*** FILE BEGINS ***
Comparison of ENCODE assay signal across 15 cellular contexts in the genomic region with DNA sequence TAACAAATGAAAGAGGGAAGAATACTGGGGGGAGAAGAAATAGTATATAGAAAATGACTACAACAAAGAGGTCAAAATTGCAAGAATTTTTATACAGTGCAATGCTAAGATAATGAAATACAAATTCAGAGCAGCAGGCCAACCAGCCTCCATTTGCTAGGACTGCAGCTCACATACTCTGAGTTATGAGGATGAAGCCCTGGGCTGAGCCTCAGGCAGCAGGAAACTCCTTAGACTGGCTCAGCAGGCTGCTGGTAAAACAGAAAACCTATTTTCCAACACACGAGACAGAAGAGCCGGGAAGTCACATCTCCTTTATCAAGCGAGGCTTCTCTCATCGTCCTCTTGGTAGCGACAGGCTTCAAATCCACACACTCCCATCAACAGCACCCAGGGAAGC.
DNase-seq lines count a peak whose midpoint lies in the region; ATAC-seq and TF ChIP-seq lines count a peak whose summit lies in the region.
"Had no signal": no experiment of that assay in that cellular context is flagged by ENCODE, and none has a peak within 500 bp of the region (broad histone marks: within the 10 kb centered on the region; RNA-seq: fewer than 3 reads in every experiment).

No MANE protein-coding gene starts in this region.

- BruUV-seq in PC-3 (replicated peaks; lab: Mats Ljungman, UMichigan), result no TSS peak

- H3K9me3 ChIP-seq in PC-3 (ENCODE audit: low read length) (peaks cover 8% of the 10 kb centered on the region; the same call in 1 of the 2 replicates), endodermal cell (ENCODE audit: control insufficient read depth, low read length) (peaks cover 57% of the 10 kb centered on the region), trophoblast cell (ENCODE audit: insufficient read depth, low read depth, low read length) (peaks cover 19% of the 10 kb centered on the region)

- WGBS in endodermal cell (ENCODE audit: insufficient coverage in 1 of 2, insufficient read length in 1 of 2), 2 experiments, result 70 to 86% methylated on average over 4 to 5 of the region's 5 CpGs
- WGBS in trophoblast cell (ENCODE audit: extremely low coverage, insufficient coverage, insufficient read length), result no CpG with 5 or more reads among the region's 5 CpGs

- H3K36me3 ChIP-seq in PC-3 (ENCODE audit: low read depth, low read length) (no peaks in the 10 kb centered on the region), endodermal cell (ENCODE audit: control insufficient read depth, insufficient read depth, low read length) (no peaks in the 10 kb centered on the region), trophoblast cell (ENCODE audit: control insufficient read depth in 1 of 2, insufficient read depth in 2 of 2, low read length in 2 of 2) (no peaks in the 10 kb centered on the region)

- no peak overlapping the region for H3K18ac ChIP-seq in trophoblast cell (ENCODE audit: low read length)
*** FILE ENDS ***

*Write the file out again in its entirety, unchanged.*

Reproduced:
Comparison of ENCODE assay signal across 15 cellular contexts in the genomic region with DNA sequence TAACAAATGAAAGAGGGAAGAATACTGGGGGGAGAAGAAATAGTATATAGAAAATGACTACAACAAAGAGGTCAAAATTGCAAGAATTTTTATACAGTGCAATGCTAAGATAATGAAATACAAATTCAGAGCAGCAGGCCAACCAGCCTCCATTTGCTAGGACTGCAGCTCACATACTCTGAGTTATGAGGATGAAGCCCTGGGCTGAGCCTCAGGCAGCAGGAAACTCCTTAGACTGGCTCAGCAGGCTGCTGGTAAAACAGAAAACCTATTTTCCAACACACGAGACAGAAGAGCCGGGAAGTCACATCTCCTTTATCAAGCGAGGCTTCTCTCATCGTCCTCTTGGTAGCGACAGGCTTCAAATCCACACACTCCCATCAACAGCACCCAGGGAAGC.
DNase-seq lines count a peak whose midpoint lies in the region; ATAC-seq and TF ChIP-seq lines count a peak whose summit lies in the region.
"Had no signal": no experiment of that assay in that cellular context is flagged by ENCODE, and none has a peak within 500 bp of the region (broad histone marks: within the 10 kb centered on the region; RNA-seq: fewer than 3 reads in every experiment).

No MANE protein-coding gene starts in this region.

- BruUV-seq in PC-3 (replicated peaks; lab: Mats Ljungman, UMichigan), result no TSS peak

- H3K9me3 ChIP-seq in PC-3 (ENCODE audit: low read length) (peaks cover 8% of the 10 kb centered on the region; the same call in 1 of the 2 replicates), endodermal cell (ENCODE audit: control insufficient read depth, low read length) (peaks cover 57% of the 10 kb centered on the region), trophoblast cell (ENCODE audit: insufficient read depth, low read depth, low read length) (peaks cover 19% of the 10 kb centered on the region)

- WGBS in endodermal cell (ENCODE audit: insufficient coverage in 1 of 2, insufficient read length in 1 of 2), 2 experiments, result 70 to 86% methylated on average over 4 to 5 of the region's 5 CpGs
- WGBS in trophoblast cell (ENCODE audit: extremely low coverage, insufficient coverage, insufficient read length), result no CpG with 5 or more reads among the region's 5 CpGs

- H3K36me3 ChIP-seq in PC-3 (ENCODE audit: low read depth, low read length) (no peaks in the 10 kb centered on the region), endodermal cell (ENCODE audit: control insufficient read depth, insufficient read depth, low read length) (no peaks in the 10 kb centered on the region), trophoblast cell (ENCODE audit: control insufficient read depth in 1 of 2, insufficient read depth in 2 of 2, low read length in 2 of 2) (no peaks in the 10 kb centered on the region)

- no peak overlapping the region for H3K18ac ChIP-seq in trophoblast cell (ENCODE audit: low read length)